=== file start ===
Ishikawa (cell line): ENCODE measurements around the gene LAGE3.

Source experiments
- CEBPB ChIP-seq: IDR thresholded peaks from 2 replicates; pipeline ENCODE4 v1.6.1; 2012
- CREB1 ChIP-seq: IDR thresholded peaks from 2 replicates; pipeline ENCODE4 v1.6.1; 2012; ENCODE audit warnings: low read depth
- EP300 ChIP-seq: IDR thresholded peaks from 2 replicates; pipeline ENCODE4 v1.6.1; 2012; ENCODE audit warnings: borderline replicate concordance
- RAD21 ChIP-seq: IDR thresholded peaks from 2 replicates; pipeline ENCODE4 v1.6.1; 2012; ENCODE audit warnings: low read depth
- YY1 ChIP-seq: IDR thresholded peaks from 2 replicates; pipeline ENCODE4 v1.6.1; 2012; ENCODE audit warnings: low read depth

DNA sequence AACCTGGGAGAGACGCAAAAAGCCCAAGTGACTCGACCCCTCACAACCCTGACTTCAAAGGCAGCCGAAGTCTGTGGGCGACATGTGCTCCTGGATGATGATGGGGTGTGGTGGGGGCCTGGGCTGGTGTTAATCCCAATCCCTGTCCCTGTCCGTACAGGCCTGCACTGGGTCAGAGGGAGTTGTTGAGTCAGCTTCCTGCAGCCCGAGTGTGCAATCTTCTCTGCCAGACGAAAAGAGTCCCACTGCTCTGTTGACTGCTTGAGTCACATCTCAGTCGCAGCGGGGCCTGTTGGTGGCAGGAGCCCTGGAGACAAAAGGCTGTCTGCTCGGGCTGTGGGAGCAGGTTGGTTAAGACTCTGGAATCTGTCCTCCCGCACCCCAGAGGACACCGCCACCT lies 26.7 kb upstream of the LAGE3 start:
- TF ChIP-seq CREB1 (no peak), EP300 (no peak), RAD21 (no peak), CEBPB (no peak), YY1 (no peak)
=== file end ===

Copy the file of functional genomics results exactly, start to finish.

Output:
Ishikawa (cell line): ENCODE measurements around the gene LAGE3.

Source experiments
- CEBPB ChIP-seq: IDR thresholded peaks from 2 replicates; pipeline ENCODE4 v1.6.1; 2012
- CREB1 ChIP-seq: IDR thresholded peaks from 2 replicates; pipeline ENCODE4 v1.6.1; 2012; ENCODE audit warnings: low read depth
- EP300 ChIP-seq: IDR thresholded peaks from 2 replicates; pipeline ENCODE4 v1.6.1; 2012; ENCODE audit warnings: borderline replicate concordance
- RAD21 ChIP-seq: IDR thresholded peaks from 2 replicates; pipeline ENCODE4 v1.6.1; 2012; ENCODE audit warnings: low read depth
- YY1 ChIP-seq: IDR thresholded peaks from 2 replicates; pipeline ENCODE4 v1.6.1; 2012; ENCODE audit warnings: low read depth

DNA sequence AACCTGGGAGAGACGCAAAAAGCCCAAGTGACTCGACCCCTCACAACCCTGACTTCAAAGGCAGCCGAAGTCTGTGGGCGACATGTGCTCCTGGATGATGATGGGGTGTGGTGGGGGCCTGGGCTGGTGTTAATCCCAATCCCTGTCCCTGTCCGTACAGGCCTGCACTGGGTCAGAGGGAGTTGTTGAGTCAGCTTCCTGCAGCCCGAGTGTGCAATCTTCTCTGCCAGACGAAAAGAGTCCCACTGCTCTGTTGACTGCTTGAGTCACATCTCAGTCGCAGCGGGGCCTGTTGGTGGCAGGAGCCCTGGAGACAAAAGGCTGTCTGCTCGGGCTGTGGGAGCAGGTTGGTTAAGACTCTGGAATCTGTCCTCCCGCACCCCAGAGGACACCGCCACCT lies 26.7 kb upstream of the LAGE3 start:
- TF ChIP-seq CREB1 (no peak), EP300 (no peak), RAD21 (no peak), CEBPB (no peak), YY1 (no peak)